MICROSOFT'S NEW TV DINNER PRODUCT
Mark Arend (arend@CENTURYINTER.NET)
Thu, 11 Sep 1997 20:33:44 -0500
This was posted on a Library list I subscribe to. Those of you who have had
computer problems will probably enjoy this...
>INSTRUCTIONS FOR MICROSOFT'S NEW TV DINNER PRODUCT
>You must first remove the plastic cover. By doing so you agree to
>accept and honor Microsoft rights to all TV dinners. You may not give
>anyone else a bite of your dinner (which would constitute an
>infringement of Microsoft's rights). You may, however, let others smell
>and look at your dinner and are encouraged to tell them how good it is.
>If you have a PC microwave oven, insert the dinner into the oven. Set
>the oven using these keystrokes: <\mstv.dinn.//08.5min@50%heat// Then
>enter: <ms//start.cook_dindin/yummy\|/yum~yum:-)gohot#cookme. If you
>have a Mac oven, insert the dinner and press start. The oven will set
>itself and cook the dinner.
>If you have a Unix oven, insert the dinner, enter the ingredients of the
>dinner (found on the package label), the weight of the dinner, and the
>desired level of cooking and press start. The oven will calculate the
>time and heat and cook the diner exactly to your specification.
>Be forewarned that Microsoft dinners may crash, in which case your oven
>must be restarted. This is a simple procedure. Remove the dinner from
>the oven and enter <ms.nodamn.good/tryagain\again/again.crap. This
>process may have to be repeated. Try unplugging the microwave and then
>doing a cold reboot. If this doesn't work, contact your hardware vendor.
>Many users have reported that the dinner tray is far too big, larger
>than the dinner itself, having many useless compartments, most of which
>are empty. These are for future menu items. If the tray is too large
>to fit in your oven you will need to upgrade your equipment.
>Dinners are only available from registered outlets, and only the chicken
>variety is currently produced. If you want another variety, call
>MicrosoftHelp and they will explain that you really don't want another
>variety. Microsoft Chicken is all you really need.
>Microsoft has disclosed plans to discontinue all smaller versions of
>their chicken dinners. Future releases will only be in the larger
>family size. Excess chicken may be stored for future use, but must be
>saved only in Microsoft approved packaging.
>Microsoft promises a dessert with every dinner after '98. However, that
>version has yet to be released. Users have permission to get thrilled in
>Microsoft dinners may be incompatible with other dinners in the freezer,
>causing your freezer to self-defrost. This is a feature, not a bug.
>Your freezer probably should have been defrosted anyway.
>Addendum to MS TV Dinner News, from the Chief Technology Officer, MSTVD:
>None of this will be an issue for MS TV Dinner98. A paradigm shift has
>changed the way we think of TV Dinners and Microwaves, and the new MS
>interface to TV dinners now owns the entire Microwave desktop, which
>will be henceforth known as the ActiveMicrowave*. This will allow a wide
>bandwidth for merchandisers and financier markets to gain a new and
>unique foothold on the consumer, providing access and services to every
>user in every home, right next to the julienne sliced carrots, corn
>bread and refried beans. Low-level interfacing with Web TV is now being
>beta tested in a local market of barca-loungers.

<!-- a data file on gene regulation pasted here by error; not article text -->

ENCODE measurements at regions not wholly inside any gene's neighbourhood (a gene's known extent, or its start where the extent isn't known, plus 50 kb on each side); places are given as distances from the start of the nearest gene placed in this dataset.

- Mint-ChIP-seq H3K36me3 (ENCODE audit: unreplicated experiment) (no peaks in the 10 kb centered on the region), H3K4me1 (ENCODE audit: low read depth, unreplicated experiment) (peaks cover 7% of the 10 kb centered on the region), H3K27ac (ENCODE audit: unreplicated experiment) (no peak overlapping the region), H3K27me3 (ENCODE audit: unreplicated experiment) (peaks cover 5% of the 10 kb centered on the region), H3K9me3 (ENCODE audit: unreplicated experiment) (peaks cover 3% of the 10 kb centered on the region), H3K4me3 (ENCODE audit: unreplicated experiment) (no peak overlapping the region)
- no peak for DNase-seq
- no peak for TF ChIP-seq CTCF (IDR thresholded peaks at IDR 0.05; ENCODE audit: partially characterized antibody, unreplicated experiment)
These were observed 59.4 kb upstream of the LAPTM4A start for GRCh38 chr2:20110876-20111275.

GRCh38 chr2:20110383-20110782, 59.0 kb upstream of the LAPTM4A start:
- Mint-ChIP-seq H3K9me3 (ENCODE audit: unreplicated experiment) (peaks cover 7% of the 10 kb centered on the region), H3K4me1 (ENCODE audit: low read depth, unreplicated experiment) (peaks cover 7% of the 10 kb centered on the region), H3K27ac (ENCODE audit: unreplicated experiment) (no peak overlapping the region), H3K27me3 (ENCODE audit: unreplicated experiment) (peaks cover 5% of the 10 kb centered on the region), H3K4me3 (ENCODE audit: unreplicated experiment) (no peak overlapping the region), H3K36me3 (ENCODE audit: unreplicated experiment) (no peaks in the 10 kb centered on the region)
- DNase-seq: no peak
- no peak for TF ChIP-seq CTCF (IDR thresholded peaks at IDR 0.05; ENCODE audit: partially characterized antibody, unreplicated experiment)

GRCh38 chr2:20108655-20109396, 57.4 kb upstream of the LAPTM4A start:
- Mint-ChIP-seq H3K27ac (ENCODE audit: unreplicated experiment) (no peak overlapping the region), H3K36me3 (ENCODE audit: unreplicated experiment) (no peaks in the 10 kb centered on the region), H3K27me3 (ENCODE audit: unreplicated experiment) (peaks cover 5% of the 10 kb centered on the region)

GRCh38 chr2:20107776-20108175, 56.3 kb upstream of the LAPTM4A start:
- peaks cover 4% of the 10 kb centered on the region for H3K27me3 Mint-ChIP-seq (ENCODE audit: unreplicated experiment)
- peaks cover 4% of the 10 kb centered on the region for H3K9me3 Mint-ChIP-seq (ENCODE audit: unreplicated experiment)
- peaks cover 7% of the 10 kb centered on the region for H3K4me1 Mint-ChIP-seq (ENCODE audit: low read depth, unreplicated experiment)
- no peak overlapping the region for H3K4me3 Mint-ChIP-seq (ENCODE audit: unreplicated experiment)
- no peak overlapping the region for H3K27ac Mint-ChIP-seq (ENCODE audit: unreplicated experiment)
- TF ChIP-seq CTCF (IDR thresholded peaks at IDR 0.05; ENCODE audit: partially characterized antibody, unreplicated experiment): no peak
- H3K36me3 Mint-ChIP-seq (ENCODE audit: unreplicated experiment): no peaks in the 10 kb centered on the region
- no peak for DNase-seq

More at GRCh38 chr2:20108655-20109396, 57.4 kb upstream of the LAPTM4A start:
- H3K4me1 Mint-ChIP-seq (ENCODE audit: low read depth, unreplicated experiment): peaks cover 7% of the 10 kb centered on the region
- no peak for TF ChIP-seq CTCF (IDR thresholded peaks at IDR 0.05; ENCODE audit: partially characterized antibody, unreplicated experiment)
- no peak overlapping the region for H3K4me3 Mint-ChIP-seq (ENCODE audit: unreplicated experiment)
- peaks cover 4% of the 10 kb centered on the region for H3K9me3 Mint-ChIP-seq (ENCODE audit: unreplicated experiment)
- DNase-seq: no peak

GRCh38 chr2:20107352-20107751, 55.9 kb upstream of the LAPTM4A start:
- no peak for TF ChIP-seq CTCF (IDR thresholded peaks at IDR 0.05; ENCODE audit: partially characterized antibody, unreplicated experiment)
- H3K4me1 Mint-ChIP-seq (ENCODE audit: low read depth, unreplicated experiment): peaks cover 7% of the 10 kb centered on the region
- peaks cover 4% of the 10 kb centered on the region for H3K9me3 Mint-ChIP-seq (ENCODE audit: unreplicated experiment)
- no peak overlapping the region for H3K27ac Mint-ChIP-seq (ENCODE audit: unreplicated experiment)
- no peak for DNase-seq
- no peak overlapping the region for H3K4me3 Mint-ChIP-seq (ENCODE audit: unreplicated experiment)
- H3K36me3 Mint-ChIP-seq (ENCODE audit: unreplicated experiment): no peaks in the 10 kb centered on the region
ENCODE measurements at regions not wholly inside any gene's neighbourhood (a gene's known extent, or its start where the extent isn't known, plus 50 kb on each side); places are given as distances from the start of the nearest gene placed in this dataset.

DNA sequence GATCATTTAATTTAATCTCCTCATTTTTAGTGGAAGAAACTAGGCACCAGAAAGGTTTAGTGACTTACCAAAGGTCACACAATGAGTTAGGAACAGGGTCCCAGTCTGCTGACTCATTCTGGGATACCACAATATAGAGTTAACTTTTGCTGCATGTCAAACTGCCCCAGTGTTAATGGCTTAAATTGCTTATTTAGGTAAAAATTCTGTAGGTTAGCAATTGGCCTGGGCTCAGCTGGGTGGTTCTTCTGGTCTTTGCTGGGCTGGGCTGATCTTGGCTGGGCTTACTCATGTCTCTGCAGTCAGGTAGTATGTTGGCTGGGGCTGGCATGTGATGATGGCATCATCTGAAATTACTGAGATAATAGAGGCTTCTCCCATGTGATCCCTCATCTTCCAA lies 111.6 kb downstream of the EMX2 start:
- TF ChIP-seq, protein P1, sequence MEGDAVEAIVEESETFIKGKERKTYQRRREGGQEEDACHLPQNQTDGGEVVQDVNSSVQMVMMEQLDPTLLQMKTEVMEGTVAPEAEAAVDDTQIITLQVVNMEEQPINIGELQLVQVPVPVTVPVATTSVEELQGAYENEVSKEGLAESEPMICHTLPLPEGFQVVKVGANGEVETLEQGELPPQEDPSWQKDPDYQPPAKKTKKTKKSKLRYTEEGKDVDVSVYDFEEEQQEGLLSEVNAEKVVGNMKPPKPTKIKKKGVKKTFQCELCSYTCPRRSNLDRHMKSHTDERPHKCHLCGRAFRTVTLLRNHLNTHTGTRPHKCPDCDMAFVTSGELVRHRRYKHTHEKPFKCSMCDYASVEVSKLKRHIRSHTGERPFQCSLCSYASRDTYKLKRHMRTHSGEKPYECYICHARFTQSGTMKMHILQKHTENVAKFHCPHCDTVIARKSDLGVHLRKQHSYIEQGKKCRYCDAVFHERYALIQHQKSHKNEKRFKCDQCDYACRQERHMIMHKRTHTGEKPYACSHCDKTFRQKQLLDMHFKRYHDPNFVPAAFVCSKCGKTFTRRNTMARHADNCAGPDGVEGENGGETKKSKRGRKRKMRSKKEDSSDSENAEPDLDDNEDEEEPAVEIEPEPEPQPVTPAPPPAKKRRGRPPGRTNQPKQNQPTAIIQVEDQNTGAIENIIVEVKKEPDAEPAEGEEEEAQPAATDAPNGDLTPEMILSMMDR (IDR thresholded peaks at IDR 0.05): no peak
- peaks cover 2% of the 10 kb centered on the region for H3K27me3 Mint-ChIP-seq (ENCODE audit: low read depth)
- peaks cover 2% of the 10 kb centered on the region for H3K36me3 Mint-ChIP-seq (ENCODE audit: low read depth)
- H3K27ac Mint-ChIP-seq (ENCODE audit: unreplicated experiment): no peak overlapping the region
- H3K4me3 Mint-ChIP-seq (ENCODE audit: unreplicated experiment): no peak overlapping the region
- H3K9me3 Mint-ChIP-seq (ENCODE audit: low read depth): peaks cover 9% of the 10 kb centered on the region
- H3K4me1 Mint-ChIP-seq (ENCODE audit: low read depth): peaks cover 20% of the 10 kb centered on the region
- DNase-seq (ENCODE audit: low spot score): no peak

>Addendum to MS TV Dinner News:
>In case you were looking for the Manual, Microsoft no longer ships
>manuals with TV dinners. You must now use the Oven Help file which will
>be displayed on your microwave oven's 20-character information screen.
>This is actually much better than having manuals because it will always
>be current and you won't have to find a place to store it. You may,
>however, need to add more memory to your microwave oven, but it will
>work better with more memory anyway. You may also wish to consider
>getting a monitor for your microwave oven so you can read more than 20
>characters of your helpfile at a time, and if you do that you might as
>well get an OvenCam so you can watch your food cook on the monitor.
>That's much easier than trying to see your food cook through all those
>holes in the radiation shield. Your neighbors, who you know to be power
>cookers, probably already have one and are already enjoying their oven
>experiences more than you are.
>Follow up news article:
>MOUNTAIN VIEW, Calif.-Aug. 1, 1997 - Sun Microsystems, Inc. and Netscape
>Communications Corp. (NASDAQ: NSCP) today announced the developer
>release of the Java TV Dinner SDK, a comprehensive set of meal
>components and services designed to simplify preparation of dinner.
>Unlike platform-specific solutions, Java TV Dinner lets developers "cook
>once, eat anywhere."
>"I cooked dinner on my wristwatch and then crawled inside my microwave
>to eat it," said Marc Andreessen, Sr. VP of Technology at Netscape.
>"Damn near busted the door off, but boy, was it ever convenient." Meal
>components include beans, peas, zucchini, nonfat blueberry frozen
>yogurt, penne pasta, and some leftover beef panang. IBM will provide a
>great big huge rare steak with potatoes and gravy and hollandaise sauce,
>and Oracle will provide that icky green stuff that you find inside a
>Services include spoons and knives. Forks will be provided in a future
>version of the product.
Mark W. Arend
Beaver Dam Community Library
311 N. Spring St. Outside of a dog, a book is
Beaver Dam, Wisc. 53916 man's best friend. Inside of
(920) 887-4631 (fax 887-4633) a dog it's too dark to read.
Scoutmaster, Troop 736
Terry Howerton Sakima Group, Inc. SCOUTER Magazine Kansas City